Turbo Jennie calls it her splash zone. Not because she has any resemblance to Shamu – quite the opposite – but because anyone within a certain radius of her gets sprinkled with her sweat as it gets flung off the ends of her hair as she teaches TurboKick. Admittedly cardio kickboxing is a very sweaty endeavor but Turbo Jennie is not alone in this problem. Another instructor has to wipe the mirrors in front of her off when she’s done teaching, so prolific is her sweat flippage. As for me, I routinely whip myself – or on the odd occasion some poor gym soul who dared to stand too close – in the face with a sweat-soaked pony tail. It stings! Especially if it gets me in the eye.
The problem is not that we are all super sweaty girls. The problem is our hair. Despite what TV and fitness mags would have you believe, us girls do not show up to workout with long flowing locks swinging happily in the breeze. Unless you like the taste of sweat and dirty hair, you have to restrain those suckers. The issue is how.
A ponytail is generally the first solution. Of course you have to have hair long enough to pull back into a single rubberband. Then you have to deal with layers or bangs that won’t pull back. And then you have to check the mirror for “bumps” (at which point I think I just lost all the men reading). And then there’s placement of the pony: the right-in-the-middle-of-the-back-of-your-head look favored by fitness models only works if you will not be laying on your back. Ab work, weights, yoga, and Pilates all hate that ponytail. So do you move it up high to the top and feel 5 again? Or do you ride it low and endure the feeling of so much hair on your neck? And what to do with the resulting ponytail “dent” when you’re done?!
You may decide that the ponytail just won’t work. There are still lots of options: pig tails, french braid(s), head bands, sweat bands, do rags, barrettes, scrunchies (seriously??) and the ever-popular scaffolding of bobby pins. One of my personal faves: crazy buns a la Gwen Stefani:
Each method has its pros and cons. Headbands – the elastic kind that go all the way around – pop off my head like they’re spring loaded. (Speaking of head bands, have any of you tried that hair wrap stuff? I bought a roll and cannot make it work! If I tie it on my head I end up tying my hair into it which really hurts. If I tie it off my head it’s never the right size. Once I get it on my head, it twists and pulls my hair. What’s the trick? 10,000 high school soccer players can’t be wrong…) Do rags keep all your hair down but they also make your head hot. And bobby pins, while very effective at holding hair, can pinch, twist, pull hair and sometimes sproing across the room at inconvenient moments. I’m just waiting for somebody to lose an eye in a group fit class.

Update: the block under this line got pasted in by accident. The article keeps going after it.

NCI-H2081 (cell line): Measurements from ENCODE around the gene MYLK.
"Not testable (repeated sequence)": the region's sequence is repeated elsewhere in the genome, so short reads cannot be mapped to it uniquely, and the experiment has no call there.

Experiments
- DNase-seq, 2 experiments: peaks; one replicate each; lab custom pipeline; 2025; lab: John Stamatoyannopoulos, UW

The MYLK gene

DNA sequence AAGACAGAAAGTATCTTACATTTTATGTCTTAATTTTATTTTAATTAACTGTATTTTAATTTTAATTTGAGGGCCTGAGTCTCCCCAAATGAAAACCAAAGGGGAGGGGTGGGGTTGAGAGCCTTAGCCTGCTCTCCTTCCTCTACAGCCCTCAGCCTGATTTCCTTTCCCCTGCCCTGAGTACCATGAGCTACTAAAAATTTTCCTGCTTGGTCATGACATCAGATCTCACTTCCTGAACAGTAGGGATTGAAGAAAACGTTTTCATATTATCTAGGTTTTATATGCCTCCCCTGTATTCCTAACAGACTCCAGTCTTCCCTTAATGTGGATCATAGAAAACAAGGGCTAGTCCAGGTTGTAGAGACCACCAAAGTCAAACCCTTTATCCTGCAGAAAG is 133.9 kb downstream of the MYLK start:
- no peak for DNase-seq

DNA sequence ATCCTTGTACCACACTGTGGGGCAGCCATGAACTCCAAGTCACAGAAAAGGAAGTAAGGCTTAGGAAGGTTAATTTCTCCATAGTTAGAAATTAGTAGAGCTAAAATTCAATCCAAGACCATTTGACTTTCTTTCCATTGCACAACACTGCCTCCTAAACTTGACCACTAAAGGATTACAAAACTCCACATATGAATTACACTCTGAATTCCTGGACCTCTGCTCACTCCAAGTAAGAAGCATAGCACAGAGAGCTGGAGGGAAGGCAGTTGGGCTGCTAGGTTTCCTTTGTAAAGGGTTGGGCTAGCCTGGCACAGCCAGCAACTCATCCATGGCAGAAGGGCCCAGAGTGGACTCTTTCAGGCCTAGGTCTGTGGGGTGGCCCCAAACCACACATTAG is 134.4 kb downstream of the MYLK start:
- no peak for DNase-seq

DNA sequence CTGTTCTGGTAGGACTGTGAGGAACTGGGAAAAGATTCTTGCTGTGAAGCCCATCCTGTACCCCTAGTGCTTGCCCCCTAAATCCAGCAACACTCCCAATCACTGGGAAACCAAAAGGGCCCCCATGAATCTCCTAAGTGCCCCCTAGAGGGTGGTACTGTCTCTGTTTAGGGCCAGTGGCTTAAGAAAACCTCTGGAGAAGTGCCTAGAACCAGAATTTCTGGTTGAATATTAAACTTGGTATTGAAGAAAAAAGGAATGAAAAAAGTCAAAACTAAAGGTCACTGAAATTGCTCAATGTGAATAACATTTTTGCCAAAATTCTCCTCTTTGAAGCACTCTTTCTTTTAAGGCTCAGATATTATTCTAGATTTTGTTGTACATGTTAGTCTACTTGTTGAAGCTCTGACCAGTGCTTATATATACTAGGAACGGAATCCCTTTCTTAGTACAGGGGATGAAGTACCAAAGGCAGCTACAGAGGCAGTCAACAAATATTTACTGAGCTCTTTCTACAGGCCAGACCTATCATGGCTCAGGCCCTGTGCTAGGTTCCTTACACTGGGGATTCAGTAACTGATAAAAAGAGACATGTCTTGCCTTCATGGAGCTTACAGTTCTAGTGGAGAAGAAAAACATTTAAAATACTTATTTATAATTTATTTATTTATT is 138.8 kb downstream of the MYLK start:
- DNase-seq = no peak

My current fitness hair regimen involves a high-ish ponytail (that I can loosen and push up if I have to lay on my back) and my bangs pinned back with X-ed bobby pins. This works okay except I have to readjust several times, especially if we do headstands in yoga. Between all the hair fussing and the constant pulling on my bra straps (love the pregnancy rack, hate the double-bagging), I’m adjusting myself more than a male teen-aged swim team in their first Speedo uniforms.
One Solution – Hair Zings
Billed as “the original double comb hair accessory,” the Hair Zing is a contraption made up of two hair combs (yes just like your granny used to wear) held together by a web of beaded elastic. According to their promo materials, they won’t fall out, pinch your head, pull your hair or leave a crease. Ponytail dent solved! Even better is they lay flat against your scalp so you can lay on your back. You can even wear them swimming. And I got to try one out!
So how was the Hair Zing in practice? The first issue is figuring out how to put it in. It looks really simple which is why I didn’t read the directions first. I’m telling you now: read the directions first. Once I got it down though it wasn’t too tricky. But then I couldn’t figure out how to get all of my hair into it. No matter which way I stuck it in, there was always some hanging down on my neck. I hate hair on my neck. Hate. But I’m game for anything so I went ahead with my workout. It was a good thing I had my ponytail holder on my wrist for backup though as the Hair Zing slid right out of my hair. To be fair, I have really fine, thin hair. Headbands, barrettes, clips and even rubberbands also slide out of my hair so this probably wasn’t the failure of the Hair Zing but rather my head. My real beef with the Hair Zing as a fitness accessory? It was so pretty! I know! It was all beaded and cutesy and made even a simply pull-back look like an elaborate do. The fitness downside was an everyday upside though as I did enjoy wearing it as I ran my errands. And it didn’t fall out during normal daily activities.
My verdict: the Hair Zing doesn’t doesn’t solve my fitness hair problems but then not much does. It was really pretty and fun for everyday use and I’m excited to see what other hairdos I can do with it. (Want some ideas? Check out their website for tons of gorgeous hair pics.)
Want to try one yourself? I have THREE to give away. Leave me a comment telling me what your current strategy is for managing your fitness hair. Or tell me a funny story about your gym hair. The random number generator will pick three winners to be announced Friday.